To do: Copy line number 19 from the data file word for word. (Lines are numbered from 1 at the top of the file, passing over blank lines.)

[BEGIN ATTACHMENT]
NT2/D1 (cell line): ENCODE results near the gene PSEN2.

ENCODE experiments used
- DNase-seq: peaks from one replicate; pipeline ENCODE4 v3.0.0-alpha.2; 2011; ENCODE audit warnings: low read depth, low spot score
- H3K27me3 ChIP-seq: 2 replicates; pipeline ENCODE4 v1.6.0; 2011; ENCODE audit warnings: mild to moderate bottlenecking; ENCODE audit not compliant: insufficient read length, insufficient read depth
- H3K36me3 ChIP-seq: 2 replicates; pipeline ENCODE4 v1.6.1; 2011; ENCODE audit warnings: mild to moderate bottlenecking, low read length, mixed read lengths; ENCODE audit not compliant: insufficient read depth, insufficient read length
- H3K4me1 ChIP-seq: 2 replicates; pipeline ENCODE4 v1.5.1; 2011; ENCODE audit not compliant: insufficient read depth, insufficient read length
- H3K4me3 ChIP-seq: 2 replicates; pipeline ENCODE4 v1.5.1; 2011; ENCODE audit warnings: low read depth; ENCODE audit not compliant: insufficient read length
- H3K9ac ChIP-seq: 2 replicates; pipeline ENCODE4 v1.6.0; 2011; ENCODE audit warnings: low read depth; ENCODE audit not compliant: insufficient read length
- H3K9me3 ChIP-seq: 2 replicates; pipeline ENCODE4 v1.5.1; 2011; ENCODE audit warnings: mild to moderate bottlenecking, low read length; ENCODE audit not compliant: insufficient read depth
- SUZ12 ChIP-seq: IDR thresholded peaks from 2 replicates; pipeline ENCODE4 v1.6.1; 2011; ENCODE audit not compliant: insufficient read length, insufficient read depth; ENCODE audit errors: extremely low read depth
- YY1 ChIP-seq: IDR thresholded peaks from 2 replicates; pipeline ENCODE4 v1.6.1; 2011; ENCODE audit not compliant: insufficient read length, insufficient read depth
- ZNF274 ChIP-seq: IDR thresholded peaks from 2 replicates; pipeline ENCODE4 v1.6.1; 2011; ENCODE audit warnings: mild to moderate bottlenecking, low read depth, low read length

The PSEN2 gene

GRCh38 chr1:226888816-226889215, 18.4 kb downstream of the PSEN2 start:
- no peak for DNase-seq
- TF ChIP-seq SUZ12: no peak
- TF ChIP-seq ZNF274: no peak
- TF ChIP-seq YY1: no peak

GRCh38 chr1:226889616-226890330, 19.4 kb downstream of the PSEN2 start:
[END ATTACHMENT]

GRCh38 chr1:226889616-226890330, 19.4 kb downstream of the PSEN2 start: